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  • Mountaineers Becoming Free:Emancipation and Statehood in West Virginia
  • Michael E. Woods

In December 1862, newly minted colonel Joseph Warren Keifer led the 110th Ohio Volunteer Infantry into the mountains of northwestern Virginia. It was a lonesome post. The Ohioans kept busy with drills and patrols along the South Branch of the Potomac River, but mainly they struggled to keep warm. Their frozen corner of the Civil War seemed as strategically removed from the carnage of Fredericksburg and Murfreesboro as it was socially remote from the plantations of the sunny South. But even in Appalachian hills and hollows, slavery’s collapse unfolded with as much complexity and poignancy as in any province of the Cotton Kingdom. Keifer glimpsed this drama on December 30 when a runaway slave named Andrew Jackson arrived, befriended the colonel, and signed on as his aide-de-camp. Keifer’s brumal encounters with slavery and liberation continued over the next two days—red-letter days for West Virginia statehood and antislavery activism. By early 1863, the nascent state seemed poised to fulfill its motto: “Mountaineers Are Always Free.”

New Year’s Eve found Keifer’s regiment slogging over a snowy mountain pass. After resuming the frigid march on January 1, the dispirited colonel heard shouts from the tail of the column. Fearing an attack, he rode back to investigate and found an unforgettable scene. Through the falling snow, Keifer watched his fiercely abolitionist commanding officer, General Robert H. Milroy,

riding along the line of troops and halting at intervals as though to briefly address the men. . . . He had his hat and sword in his right hand, and with the other guided his horse at a reckless gallop through the snow, his tall form, shocky white hair fluttering in the storm, and evident agitation making a figure most picturesque and striking. . . . A natural impediment in his speech, affecting him most when excited, caused some delay in his first vehement utterance. He said: “Colonel, don’t you know that this is Emancipation Day, when all slaves will be made free?” He then turned to the [End Page 37] halted troops and again broke forth: “This day President Lincoln will proclaim the freedom of four millions of human slaves, the most important event in the history of the world since Christ was born. . . . Hereafter we shall prosecute the war to establish and perpetuate liberty for all mankind beneath the flag; and the Lord God Almighty will fight on our side, and he is a host, and the Union armies will triumph.”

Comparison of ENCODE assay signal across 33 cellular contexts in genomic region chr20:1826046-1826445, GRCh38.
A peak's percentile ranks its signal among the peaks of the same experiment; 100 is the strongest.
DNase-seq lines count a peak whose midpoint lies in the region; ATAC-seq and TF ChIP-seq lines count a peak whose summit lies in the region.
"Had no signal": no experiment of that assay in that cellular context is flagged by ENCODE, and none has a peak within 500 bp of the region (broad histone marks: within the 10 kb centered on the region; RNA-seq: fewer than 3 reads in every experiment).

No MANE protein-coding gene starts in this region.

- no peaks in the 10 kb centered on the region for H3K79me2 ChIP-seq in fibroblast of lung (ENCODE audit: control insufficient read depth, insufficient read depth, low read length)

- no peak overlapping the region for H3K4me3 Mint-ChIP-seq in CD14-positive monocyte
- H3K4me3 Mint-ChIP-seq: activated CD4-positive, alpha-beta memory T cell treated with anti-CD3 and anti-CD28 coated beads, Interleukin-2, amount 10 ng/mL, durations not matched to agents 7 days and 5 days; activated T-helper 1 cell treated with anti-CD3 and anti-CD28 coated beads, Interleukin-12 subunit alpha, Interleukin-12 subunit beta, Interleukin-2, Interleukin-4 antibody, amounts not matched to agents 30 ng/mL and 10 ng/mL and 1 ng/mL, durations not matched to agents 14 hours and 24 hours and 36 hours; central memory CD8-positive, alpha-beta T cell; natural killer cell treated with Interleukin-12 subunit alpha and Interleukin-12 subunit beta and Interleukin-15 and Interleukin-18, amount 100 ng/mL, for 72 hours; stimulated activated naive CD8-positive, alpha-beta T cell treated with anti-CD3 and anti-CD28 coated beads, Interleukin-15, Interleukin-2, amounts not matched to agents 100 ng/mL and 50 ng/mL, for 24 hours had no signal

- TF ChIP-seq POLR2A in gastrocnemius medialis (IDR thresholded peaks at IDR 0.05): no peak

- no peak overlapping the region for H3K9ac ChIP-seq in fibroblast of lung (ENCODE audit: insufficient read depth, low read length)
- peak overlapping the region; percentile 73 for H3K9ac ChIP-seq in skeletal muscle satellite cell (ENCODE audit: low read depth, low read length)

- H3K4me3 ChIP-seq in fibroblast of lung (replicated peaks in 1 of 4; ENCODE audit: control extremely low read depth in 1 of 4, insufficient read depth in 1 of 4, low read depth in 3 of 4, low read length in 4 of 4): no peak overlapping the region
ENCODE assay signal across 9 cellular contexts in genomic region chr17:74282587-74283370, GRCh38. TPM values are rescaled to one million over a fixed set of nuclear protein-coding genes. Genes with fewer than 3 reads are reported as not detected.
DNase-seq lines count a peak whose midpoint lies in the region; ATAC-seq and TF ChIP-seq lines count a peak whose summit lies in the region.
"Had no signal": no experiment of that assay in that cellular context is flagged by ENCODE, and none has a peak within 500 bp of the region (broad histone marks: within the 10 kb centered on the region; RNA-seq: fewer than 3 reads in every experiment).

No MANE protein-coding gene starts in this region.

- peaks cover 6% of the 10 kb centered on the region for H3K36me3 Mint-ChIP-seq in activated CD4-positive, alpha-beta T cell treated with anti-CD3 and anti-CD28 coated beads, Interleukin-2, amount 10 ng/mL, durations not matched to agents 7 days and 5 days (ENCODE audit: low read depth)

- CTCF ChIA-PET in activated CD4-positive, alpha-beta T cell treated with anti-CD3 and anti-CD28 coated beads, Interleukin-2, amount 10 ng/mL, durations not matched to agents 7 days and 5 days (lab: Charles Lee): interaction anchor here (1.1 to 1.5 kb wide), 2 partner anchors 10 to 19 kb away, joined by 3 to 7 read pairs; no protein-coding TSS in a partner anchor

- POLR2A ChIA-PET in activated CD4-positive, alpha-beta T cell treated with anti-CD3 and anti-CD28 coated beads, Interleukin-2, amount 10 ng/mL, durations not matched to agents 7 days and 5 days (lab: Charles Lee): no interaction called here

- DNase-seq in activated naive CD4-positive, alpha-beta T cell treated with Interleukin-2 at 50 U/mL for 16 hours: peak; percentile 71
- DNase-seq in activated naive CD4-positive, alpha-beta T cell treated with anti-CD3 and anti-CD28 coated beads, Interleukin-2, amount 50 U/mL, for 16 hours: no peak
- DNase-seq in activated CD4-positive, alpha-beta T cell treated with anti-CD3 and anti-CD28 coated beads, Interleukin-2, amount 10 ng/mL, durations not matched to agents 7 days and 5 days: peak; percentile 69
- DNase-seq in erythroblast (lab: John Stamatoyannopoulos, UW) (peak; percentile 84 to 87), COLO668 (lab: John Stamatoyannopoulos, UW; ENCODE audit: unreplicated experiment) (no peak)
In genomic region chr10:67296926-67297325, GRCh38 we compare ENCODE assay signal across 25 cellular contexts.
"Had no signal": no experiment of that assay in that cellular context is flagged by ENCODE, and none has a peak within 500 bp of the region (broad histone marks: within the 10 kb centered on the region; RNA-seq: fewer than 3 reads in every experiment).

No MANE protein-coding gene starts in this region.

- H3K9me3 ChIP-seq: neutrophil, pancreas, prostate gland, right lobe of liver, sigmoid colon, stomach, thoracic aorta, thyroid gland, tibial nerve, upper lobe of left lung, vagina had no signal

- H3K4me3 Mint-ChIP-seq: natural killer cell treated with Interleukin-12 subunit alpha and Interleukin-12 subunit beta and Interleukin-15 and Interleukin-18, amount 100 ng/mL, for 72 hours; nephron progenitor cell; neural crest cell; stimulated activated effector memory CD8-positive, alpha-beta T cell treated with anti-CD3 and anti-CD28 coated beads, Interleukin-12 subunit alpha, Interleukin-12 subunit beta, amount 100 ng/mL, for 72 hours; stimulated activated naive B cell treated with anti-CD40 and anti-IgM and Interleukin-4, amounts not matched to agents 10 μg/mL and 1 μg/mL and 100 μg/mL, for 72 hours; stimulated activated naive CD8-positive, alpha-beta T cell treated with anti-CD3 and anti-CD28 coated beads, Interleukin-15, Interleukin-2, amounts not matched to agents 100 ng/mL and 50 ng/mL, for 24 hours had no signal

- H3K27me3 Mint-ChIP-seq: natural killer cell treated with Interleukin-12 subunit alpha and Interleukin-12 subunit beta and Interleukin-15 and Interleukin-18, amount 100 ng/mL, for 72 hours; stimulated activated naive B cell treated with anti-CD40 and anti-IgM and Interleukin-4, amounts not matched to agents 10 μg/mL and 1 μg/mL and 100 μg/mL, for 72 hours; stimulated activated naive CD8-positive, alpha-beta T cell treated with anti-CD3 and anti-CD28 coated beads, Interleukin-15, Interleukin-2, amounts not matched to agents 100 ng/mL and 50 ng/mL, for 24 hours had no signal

Inspired, the weary Ohioans responded with “voiceful demonstrations” upon that “summit of the Appalachian chain on this cold and stormy mid-winter morning.”1 They were unaware that Lincoln had signed a statehood bill the previous day. But as they celebrated, the rocky soil beneath their feet was fast becoming West Virginia.

Would the Buckeyes have cheered if they had known that the proclamation excluded large swaths of slave territory, including “the forty-eight counties designated as West Virginia”?2 Did these infamous exemptions belie Milroy’s eloquence? Since 1863, diverse critics have cited them to gainsay the proclamation’s significance. They echo William Seward, Lincoln’s secretary of state, who griped about “emancipating the slaves where we cannot reach them and holding them in bondage where we can set them free.”3 From this angle, the content and context of Milroy’s oratory might seem perverse. But consider another of Seward’s remarks: “the emancipation proclamation was uttered in the first gun fired at Sumter and we [in Washington] have been the last to hear it.”4 Seward knew that emancipation was a process, not an event. He recognized that it commenced in the field in 1861, not in Washington in 1863. These insights are essential for rethinking how emancipation unfolded on exempted terrain.

Precisely because of their exemption from the proclamation, West Virginia mountaintops offer an enlightening perspective on slavery, war, and liberation. This article braids themes of emancipation, statehood, and regional identity to make three interrelated arguments. First, the demise of US slavery cannot be understood through official documents alone. Slavery’s downfall began within weeks of Fort Sumter, and its death throes continued long...


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